Wednesday, January 13, 2010

What's a Minute Out of Life?

By Mike Dorf

My latest FindLaw column asks whether the minuscule cancer risk from backscatter X-ray full-body scans is worth worrying about.  (Answer: Maybe.)  In the course of the column I cite the following calculation from Super Freakonomics:  Taking off and replacing shoes at the airport costs the average traveler about a minute, which aggregated over hundreds of millions of passengers wastes the equivalent of 14 lives per year.  In the column I note that of course 14 lives spread out this way over hundreds of millions of people in one-minute increments is much less of a harm than actually killing 14 people.

Here I just want to note an oddity.  Under the criminal law, killing a person who had a minute to live--someone in his death throes, say--is murder.  Thus, if someone were to somehow kill 500 million people one minute before each of them was going to die, that would be 500 million cases of murder.  So how come it feels trivial--and the Super Freakonomics calculation seems misplaced--to equate the time wasted with shoes with actual deprivations of life?  The difference is not that a minute taken out of the middle of life is different from a minute taken out of the end of life.  Rather, the crucial difference is between wasting people's time--even on a massive scale--and depriving people of life.  This rather obvious difference suggests that there is something profoundly mistaken about a utilitarian calculus that treats moments of life simply as potentially productive units, such that wasting them is equivalent to extinguishing them.


Sam Rickless said...

The problem is that the claim that the loss of time involved in shoe removal and replacement being the equivalent of 14 lives is ambiguous. It could mean (i) that the harm produced by the aggregated time loss is identical to the harm involved in 14 people losing their lives very prematurely, or (ii) that the aggregated time is identical to 14 average life spans. Proposition (ii) is unproblematic, which is what gives the ambiguous claim its aura of plausibility. Proposition (i) is just plain false, which is what makes the ambiguous claim misleading, given that the claim is clearly designed to lead us to accept (i) rather than (ii). Proposition (i) is false because harm is harm *to* persons (or sentient beings). Given that the relevant 14 people don't exist, there is no harm *to* 14 people equivalent to the total harm experienced by millions of people at airports. I don't think that this is a body blow to utilitarians, though, because the more sophisticated among them will accept that all harms are harms *to* individuals.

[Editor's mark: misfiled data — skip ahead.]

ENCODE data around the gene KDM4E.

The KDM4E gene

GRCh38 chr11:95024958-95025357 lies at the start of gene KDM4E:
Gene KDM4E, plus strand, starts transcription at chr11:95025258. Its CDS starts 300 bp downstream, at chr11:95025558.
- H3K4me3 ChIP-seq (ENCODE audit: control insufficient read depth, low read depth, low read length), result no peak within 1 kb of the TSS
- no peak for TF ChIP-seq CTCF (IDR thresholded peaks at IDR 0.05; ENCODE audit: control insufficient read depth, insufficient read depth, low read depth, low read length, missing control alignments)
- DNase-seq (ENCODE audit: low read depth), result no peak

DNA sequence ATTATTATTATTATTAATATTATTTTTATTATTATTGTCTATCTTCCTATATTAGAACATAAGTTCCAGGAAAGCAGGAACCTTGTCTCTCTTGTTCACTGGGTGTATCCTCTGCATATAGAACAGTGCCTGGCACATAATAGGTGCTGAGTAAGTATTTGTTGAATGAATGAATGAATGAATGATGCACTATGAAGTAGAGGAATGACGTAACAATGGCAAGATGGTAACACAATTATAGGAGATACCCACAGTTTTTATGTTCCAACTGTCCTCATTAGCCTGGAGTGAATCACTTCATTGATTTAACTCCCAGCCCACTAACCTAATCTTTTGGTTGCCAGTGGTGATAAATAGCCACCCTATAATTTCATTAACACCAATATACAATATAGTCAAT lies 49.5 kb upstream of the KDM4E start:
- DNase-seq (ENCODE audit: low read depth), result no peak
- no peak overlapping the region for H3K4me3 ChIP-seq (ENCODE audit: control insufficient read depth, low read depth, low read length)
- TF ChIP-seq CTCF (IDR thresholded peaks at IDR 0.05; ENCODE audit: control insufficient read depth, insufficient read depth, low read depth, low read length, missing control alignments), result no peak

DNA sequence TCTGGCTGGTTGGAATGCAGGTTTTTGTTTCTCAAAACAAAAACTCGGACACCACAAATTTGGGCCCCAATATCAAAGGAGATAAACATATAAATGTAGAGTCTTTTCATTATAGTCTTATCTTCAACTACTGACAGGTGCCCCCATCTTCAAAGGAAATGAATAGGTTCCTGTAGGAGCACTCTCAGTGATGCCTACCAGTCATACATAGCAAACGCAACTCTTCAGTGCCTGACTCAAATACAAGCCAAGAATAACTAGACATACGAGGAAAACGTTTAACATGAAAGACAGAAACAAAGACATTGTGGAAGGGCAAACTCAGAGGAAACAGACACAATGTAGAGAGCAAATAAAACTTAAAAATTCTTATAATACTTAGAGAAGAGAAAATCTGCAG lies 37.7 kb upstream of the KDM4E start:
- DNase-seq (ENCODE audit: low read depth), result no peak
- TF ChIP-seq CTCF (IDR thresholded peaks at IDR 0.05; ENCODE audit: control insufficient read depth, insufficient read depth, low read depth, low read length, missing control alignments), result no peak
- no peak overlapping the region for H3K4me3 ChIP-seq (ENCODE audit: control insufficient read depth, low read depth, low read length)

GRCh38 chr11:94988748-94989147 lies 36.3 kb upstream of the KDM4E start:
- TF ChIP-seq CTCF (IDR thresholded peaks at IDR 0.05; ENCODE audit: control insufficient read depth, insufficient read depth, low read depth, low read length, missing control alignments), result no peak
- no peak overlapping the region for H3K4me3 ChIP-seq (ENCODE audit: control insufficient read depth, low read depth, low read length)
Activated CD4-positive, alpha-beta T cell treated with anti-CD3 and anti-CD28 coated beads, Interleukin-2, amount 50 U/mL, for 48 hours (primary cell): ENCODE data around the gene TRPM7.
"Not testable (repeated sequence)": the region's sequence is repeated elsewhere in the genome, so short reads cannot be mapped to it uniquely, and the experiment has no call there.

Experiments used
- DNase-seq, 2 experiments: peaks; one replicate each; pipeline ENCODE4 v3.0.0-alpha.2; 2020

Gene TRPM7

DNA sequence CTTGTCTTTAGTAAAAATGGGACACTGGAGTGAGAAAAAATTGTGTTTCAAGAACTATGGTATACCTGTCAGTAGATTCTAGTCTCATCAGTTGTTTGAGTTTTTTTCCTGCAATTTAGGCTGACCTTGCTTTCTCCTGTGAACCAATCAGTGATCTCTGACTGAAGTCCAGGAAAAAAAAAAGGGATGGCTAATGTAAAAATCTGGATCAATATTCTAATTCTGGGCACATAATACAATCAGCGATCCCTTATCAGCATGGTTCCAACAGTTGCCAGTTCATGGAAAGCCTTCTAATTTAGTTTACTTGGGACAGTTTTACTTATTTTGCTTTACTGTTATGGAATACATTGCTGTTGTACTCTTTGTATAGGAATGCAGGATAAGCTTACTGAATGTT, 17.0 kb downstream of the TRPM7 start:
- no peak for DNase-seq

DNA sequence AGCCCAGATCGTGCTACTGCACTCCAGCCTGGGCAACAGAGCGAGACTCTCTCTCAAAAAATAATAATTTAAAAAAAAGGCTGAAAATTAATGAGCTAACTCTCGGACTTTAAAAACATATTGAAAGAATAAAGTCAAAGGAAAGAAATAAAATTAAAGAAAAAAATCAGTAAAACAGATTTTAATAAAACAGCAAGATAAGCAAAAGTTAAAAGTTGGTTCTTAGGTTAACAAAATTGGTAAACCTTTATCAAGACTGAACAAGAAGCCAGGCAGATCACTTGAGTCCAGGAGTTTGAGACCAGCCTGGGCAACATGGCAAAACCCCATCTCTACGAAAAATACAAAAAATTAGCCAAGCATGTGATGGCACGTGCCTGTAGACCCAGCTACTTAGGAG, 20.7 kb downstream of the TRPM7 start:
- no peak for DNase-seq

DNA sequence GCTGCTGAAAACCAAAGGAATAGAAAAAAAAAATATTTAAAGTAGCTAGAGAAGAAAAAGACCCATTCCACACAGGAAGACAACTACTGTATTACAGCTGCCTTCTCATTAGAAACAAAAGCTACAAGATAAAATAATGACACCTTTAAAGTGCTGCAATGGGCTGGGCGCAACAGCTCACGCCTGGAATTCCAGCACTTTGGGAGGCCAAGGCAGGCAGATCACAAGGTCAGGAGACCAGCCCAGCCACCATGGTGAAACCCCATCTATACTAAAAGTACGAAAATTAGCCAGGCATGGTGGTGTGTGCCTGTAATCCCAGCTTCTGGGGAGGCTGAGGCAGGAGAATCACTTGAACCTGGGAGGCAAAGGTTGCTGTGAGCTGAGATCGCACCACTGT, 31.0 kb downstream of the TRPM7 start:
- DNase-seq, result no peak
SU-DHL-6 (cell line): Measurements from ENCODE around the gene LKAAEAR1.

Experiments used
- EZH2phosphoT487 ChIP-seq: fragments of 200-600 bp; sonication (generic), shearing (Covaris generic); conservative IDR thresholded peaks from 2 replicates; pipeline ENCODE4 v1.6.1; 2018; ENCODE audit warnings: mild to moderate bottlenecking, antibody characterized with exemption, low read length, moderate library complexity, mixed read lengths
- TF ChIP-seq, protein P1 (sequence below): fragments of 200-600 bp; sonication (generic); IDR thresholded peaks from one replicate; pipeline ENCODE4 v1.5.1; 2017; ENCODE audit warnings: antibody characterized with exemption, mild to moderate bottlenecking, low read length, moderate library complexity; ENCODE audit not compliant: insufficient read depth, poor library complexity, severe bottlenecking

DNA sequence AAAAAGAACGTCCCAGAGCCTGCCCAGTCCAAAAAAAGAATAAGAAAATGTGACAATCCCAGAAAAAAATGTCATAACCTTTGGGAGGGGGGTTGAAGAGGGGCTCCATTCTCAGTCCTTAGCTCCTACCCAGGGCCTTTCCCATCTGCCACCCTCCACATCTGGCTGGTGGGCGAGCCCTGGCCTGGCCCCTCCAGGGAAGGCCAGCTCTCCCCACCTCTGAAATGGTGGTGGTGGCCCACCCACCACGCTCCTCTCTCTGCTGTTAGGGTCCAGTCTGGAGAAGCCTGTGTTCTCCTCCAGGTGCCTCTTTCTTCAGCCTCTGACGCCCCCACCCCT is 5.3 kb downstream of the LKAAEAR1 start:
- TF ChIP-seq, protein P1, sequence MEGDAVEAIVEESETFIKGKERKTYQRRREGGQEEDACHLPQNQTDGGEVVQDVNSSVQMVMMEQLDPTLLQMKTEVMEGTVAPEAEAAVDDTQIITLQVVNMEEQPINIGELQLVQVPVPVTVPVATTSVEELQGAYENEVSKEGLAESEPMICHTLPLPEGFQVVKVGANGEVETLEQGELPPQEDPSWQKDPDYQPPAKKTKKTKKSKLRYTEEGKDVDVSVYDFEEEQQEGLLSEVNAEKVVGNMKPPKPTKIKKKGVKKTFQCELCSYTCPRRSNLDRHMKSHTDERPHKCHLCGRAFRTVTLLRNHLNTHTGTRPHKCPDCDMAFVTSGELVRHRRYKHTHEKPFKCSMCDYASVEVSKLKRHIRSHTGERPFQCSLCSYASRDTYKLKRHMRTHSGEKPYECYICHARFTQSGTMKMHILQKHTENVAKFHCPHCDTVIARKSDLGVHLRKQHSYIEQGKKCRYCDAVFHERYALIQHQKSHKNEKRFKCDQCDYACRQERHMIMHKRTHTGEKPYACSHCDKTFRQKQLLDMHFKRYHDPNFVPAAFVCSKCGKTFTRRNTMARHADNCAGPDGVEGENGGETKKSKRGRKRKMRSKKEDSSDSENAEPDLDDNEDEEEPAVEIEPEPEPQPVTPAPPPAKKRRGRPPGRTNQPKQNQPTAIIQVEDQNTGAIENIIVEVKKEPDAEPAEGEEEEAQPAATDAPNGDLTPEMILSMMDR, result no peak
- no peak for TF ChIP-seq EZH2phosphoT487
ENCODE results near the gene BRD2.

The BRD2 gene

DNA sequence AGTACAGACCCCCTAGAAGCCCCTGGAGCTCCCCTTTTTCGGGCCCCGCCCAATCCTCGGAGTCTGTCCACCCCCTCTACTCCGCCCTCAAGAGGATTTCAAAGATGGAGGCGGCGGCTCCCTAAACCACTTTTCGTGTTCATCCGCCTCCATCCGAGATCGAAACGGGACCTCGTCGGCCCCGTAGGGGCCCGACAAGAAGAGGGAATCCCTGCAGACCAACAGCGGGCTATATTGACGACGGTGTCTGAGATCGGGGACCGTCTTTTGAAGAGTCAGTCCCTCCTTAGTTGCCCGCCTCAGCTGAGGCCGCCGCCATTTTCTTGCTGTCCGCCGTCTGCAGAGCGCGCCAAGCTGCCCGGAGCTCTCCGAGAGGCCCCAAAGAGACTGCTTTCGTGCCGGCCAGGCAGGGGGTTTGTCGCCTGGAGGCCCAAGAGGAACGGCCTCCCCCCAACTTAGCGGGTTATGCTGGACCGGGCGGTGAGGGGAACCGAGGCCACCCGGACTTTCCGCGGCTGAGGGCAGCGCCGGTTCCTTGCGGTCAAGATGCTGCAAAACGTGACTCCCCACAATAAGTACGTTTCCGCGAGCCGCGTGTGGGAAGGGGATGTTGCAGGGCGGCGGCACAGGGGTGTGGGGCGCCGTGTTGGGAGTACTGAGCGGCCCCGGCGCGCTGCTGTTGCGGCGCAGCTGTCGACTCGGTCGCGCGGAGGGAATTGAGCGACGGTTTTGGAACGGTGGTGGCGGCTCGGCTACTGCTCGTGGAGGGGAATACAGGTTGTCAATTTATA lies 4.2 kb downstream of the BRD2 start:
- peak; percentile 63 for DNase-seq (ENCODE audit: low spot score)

Ori Herstein said...

I wonder to what extent spending the minute taking off shoes at the airport is “wasted” time. Clearly most people, if asked, would rather not spend the minute taking their shoes off and putting them back on. It is an annoyance. Yet, I think there are some benefits to individuals derived from these security checks, which perhaps goes unnoticed:

• Making people feel safer;
• Making people feel they are part of the security effort: their mild discomfort is their contribution to the war on terrorism;
• A sense of community is fostered: “we are all in this together.”
• Many little valuable human interactions occur between people in these security lines;
• People take more care not to wear socks with holes;
• Airports become a little less anonymous through this odd ritual of partial public undressing;
• Debates form in bestselling books;
• Comedians have new material for jokes;
• More jobs of security personnel;
• Bloggers and philosophers have new examples through which to express their ideas;
• And so on and so on.